[QODLink]
Asia-Pacific

US rejects N Korea's nuclear status demand

North Korea says it will not negotiate with US or South Korea unless it is recognised as a nuclear state.

Last Modified: 23 Apr 2013 12:31
Email Article
Print Article
Share article
Send Feedback
North Korea conducted its third nuclear test in February triggering UN sanctions and heightening tensions [EPA]

The US has rejected North Korea's demands to be recognised as a nuclear state, keeping in line with Washington's condition that the North has to agree to give up its nuclear arms programme before talks can begin.

After weeks of tension on the Korean peninsula, including North Korean threats of nuclear war, the North has in recent days begun to at least talk about dialogue in response to calls for talks from the US and South Korea.

On Tuesday, the North's Rodong Sinmun newspaper carried commentary rejecting the US and South Korean condition that it agrees to dismantle its nuclear weapons and suspend missile launches as groundless and "totally unacceptable".

"If the Democratic People's Republic of Korea sits at a table with the US, it has to be a dialogue between nuclear weapons states, not one side forcing the other to dismantle nuclear weapons," the newspaper said.

US rejection

Later on Tuesday, US Assistant Secretary for International Security and Nonproliferation Thomas Countryman rejected the North's demands.

"North Korea's demand to be recognised as a nuclear weapons state is neither realistic nor acceptable," he said.

"It is important that the world respond calmly but deliberately without changing our emphasis that the goal of the world to which North Korea is committed is a denuclearised Korean peninsula."

A White House spokesman said earlier this month that North Korea would need to show it was serious about abandoning its nuclear ambitions for talks to be meaningful.

North Korea signed a denuclearisation-for-aid deal in 2005 but later backed out of that pact. It now says its nuclear arms
are a "treasured sword" that it will never give up.

It conducted its third nuclear test in February.

That triggered new UN sanctions which in turn led to a dramatic intensification of North Korea's threats of nuclear strikes against South Korea and the US.

Radioactive gases

Also on Tuesday, a UN agency tasked with looking for signs of nuclear explosions says its monitoring stations have detected radioactive gases that could be linked to the February test.

CTBTO says stations in Japan and Russia have picked up "significant" traces of noble gases that accompany a nuclear explosion and say they "could be attributed" to the North's test.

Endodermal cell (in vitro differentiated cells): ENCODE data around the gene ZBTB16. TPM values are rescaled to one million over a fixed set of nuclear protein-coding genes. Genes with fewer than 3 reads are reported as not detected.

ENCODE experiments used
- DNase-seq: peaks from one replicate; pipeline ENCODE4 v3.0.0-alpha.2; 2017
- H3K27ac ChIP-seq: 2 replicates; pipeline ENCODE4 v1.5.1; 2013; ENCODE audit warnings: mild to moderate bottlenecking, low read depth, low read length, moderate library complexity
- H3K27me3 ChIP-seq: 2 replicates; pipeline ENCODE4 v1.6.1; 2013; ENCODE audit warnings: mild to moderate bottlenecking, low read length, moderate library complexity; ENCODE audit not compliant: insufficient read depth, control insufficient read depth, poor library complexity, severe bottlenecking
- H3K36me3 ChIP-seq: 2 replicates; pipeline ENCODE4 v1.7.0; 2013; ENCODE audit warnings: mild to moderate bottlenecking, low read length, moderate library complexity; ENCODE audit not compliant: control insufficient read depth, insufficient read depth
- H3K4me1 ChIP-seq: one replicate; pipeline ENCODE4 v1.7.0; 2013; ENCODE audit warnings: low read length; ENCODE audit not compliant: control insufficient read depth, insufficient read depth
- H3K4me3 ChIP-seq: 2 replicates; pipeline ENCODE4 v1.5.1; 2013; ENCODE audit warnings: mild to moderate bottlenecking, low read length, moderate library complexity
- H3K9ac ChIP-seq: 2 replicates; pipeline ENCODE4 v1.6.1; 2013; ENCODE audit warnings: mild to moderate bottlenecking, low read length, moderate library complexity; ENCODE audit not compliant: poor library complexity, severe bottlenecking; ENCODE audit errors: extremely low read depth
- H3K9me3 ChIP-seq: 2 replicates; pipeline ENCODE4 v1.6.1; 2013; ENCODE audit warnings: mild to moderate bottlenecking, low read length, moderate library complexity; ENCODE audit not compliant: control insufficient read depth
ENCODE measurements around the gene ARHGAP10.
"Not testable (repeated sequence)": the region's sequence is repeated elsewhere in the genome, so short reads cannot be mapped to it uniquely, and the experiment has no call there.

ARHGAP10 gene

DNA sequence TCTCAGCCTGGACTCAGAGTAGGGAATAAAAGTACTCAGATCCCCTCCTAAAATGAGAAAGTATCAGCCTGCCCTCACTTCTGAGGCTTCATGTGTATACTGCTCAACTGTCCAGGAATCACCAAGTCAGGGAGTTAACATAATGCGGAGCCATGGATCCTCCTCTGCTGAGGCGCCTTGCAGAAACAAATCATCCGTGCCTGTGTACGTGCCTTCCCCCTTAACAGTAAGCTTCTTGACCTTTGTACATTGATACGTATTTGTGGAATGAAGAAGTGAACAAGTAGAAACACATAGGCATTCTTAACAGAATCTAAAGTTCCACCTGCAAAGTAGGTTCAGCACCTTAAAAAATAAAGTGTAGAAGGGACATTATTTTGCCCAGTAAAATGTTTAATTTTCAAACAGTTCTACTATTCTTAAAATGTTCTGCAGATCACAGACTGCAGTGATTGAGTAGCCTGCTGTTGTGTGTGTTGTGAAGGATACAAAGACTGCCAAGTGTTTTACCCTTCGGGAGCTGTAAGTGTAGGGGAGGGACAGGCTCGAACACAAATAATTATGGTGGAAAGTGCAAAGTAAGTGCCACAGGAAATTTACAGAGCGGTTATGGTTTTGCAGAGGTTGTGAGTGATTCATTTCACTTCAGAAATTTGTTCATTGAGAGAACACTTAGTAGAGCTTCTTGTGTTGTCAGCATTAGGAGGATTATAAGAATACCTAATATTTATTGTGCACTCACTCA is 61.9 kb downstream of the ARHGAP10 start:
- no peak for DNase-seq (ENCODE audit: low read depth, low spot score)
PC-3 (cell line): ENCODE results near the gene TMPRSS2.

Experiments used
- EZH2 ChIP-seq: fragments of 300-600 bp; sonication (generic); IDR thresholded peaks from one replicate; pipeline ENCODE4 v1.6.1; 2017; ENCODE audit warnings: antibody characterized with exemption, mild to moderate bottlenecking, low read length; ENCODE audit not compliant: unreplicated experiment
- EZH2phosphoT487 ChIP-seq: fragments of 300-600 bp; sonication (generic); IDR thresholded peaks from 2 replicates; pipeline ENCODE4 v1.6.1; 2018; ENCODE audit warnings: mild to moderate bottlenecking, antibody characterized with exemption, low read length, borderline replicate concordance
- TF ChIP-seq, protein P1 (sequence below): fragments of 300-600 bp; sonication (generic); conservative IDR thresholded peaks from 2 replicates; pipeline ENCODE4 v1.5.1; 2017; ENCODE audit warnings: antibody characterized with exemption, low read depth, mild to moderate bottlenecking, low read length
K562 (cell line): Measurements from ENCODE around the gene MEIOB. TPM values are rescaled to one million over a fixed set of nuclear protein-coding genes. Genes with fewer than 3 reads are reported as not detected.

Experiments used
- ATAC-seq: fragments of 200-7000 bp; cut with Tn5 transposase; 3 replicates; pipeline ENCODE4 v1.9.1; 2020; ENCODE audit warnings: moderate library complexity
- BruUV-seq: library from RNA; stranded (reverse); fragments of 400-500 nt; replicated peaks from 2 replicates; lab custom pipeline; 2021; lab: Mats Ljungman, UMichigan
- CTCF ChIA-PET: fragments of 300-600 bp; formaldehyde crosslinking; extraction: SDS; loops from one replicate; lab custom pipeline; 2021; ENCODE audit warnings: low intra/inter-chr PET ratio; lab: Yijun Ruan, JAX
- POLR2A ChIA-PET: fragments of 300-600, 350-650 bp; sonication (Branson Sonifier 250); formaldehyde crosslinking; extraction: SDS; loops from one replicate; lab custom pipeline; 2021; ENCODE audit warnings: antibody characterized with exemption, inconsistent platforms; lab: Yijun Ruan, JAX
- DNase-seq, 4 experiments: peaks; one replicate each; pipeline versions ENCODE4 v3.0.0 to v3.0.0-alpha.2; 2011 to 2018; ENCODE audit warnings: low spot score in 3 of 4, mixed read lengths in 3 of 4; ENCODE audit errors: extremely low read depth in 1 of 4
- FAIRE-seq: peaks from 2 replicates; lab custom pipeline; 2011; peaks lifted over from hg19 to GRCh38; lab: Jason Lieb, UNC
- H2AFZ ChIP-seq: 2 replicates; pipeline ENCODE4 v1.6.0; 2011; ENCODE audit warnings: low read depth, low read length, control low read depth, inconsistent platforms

A statement from the Vienna-based CTBTO said the Japanese station is located around 1,000 km from the test site.

"Using Atmospheric Transport Modelling, which calculates the three-dimensional travel path of airborne radioactivity on the basis of weather data, the DPRK test site was identified as a possible source for the emission," said the agency.

It says lower levels were picked up by the Russian site at Ussuriysk, without giving its location in relation to the site.

It says the two types of xenon radioactive isotopes detected "provide reliable information on the nuclear nature of the source.''

447

Source:
Agencies
Email Article
Print Article
Share article
Send Feedback
Topics in this article
People
Country
City
Organisation
Featured on Al Jazeera
More than one-quarter of Gaza's population has been displaced, causing a humanitarian crisis.
Ministers and MPs caught on camera sleeping through important speeches have sparked criticism that they are not working.
Muslim charities claim discrimination after major UK banks began closing their accounts.
Italy struggles to deal with growing flood of migrants willing to risk their lives to reach the nearest European shores.
Featured
Frustration grows in Kiev as pledges to end corruption and abuse of power stagnate after Maidan Square protest.
Thousands of Houthi supporters have called for the fall of Yemen's government. But what do the Houthis really want?
New ration reductions and movement restrictions have refugees from Myanmar anxious about their future in Thailand.
US lawyers say poor translations of election materials disenfranchise Native voters.
US drones in Pakistan have killed thousands since 2004. How have leaders defended or decried these deadly planes?
join our mailing list